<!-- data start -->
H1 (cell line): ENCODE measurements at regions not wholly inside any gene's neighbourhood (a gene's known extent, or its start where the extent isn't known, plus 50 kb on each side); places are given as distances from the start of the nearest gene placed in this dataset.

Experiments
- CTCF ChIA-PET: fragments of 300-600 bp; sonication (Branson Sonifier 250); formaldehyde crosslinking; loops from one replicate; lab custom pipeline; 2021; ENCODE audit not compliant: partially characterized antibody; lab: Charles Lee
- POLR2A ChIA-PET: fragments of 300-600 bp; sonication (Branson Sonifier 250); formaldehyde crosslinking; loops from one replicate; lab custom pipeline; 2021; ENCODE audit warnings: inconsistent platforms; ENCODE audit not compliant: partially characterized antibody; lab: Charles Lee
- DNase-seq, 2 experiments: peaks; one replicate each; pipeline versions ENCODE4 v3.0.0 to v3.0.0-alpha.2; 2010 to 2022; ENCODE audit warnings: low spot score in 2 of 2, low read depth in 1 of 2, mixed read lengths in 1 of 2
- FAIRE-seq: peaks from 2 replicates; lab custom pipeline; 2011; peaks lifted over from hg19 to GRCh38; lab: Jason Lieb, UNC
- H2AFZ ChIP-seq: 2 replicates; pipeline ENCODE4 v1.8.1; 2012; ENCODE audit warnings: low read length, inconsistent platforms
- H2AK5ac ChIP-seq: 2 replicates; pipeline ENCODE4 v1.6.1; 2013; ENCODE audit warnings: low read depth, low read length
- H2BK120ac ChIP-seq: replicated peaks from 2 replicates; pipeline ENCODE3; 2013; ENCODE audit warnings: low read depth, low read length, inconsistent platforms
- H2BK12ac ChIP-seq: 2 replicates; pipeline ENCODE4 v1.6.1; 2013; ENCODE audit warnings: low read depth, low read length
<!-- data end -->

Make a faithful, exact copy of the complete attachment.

H1 (cell line): ENCODE measurements at regions not wholly inside any gene's neighbourhood (a gene's known extent, or its start where the extent isn't known, plus 50 kb on each side); places are given as distances from the start of the nearest gene placed in this dataset.

Experiments
- CTCF ChIA-PET: fragments of 300-600 bp; sonication (Branson Sonifier 250); formaldehyde crosslinking; loops from one replicate; lab custom pipeline; 2021; ENCODE audit not compliant: partially characterized antibody; lab: Charles Lee
- POLR2A ChIA-PET: fragments of 300-600 bp; sonication (Branson Sonifier 250); formaldehyde crosslinking; loops from one replicate; lab custom pipeline; 2021; ENCODE audit warnings: inconsistent platforms; ENCODE audit not compliant: partially characterized antibody; lab: Charles Lee
- DNase-seq, 2 experiments: peaks; one replicate each; pipeline versions ENCODE4 v3.0.0 to v3.0.0-alpha.2; 2010 to 2022; ENCODE audit warnings: low spot score in 2 of 2, low read depth in 1 of 2, mixed read lengths in 1 of 2
- FAIRE-seq: peaks from 2 replicates; lab custom pipeline; 2011; peaks lifted over from hg19 to GRCh38; lab: Jason Lieb, UNC
- H2AFZ ChIP-seq: 2 replicates; pipeline ENCODE4 v1.8.1; 2012; ENCODE audit warnings: low read length, inconsistent platforms
- H2AK5ac ChIP-seq: 2 replicates; pipeline ENCODE4 v1.6.1; 2013; ENCODE audit warnings: low read depth, low read length
- H2BK120ac ChIP-seq: replicated peaks from 2 replicates; pipeline ENCODE3; 2013; ENCODE audit warnings: low read depth, low read length, inconsistent platforms
- H2BK12ac ChIP-seq: 2 replicates; pipeline ENCODE4 v1.6.1; 2013; ENCODE audit warnings: low read depth, low read length